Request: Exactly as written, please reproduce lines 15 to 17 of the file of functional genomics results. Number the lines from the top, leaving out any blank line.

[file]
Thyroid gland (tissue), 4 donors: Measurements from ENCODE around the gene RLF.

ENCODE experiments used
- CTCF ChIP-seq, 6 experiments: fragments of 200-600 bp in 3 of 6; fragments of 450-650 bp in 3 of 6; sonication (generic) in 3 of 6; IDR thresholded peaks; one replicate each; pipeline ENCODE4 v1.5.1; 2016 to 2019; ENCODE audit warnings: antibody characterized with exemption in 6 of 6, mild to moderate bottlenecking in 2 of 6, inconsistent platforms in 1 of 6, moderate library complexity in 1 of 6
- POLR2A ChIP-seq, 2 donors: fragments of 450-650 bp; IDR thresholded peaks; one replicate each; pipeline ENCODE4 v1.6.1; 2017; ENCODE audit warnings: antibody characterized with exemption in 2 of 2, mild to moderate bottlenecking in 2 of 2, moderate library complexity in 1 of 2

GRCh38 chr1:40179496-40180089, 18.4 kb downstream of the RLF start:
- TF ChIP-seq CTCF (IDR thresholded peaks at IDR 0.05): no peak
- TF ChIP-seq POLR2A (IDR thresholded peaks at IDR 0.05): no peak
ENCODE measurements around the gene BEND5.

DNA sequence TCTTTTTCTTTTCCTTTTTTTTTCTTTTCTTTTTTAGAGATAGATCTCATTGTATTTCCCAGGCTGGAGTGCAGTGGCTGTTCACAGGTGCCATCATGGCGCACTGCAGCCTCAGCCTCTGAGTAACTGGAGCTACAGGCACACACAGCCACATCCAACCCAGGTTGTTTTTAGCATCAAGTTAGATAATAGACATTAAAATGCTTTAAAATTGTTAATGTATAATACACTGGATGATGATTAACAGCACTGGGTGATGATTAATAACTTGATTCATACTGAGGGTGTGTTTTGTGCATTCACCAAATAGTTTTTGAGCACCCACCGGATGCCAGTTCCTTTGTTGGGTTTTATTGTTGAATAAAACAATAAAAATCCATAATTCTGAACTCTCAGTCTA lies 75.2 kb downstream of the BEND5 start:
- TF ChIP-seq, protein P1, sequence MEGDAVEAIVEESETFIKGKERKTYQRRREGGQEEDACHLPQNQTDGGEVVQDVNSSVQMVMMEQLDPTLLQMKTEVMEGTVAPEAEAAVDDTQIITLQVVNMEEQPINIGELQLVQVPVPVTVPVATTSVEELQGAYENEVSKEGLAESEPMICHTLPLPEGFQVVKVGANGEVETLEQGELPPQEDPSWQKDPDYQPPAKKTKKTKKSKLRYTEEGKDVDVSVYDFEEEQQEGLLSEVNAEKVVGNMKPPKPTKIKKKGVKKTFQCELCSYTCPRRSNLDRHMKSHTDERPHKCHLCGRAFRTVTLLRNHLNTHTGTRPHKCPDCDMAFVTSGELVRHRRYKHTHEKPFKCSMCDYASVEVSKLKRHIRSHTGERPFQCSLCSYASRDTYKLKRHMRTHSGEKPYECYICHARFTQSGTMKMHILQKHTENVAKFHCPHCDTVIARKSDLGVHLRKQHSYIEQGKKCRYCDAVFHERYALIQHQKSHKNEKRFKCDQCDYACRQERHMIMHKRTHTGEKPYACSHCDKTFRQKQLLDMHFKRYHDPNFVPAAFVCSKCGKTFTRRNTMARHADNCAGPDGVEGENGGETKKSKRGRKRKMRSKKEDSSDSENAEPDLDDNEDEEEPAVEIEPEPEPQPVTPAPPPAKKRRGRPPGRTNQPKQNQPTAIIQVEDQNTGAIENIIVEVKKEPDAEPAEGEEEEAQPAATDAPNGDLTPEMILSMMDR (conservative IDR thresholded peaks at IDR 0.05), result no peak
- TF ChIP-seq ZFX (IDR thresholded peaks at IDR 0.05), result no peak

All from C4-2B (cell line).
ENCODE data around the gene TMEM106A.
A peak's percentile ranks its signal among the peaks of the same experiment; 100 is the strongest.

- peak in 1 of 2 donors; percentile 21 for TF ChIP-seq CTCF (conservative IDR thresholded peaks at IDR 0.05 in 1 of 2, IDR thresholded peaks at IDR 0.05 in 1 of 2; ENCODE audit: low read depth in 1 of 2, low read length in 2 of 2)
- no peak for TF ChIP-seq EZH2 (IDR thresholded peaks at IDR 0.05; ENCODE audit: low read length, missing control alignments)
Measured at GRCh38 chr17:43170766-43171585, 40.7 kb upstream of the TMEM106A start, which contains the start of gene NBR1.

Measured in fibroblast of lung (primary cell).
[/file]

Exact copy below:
- peak in 1 of 2 donors; percentile 21 for TF ChIP-seq CTCF (conservative IDR thresholded peaks at IDR 0.05 in 1 of 2, IDR thresholded peaks at IDR 0.05 in 1 of 2; ENCODE audit: low read depth in 1 of 2, low read length in 2 of 2)
- no peak for TF ChIP-seq EZH2 (IDR thresholded peaks at IDR 0.05; ENCODE audit: low read length, missing control alignments)
Measured at GRCh38 chr17:43170766-43171585, 40.7 kb upstream of the TMEM106A start, which contains the start of gene NBR1.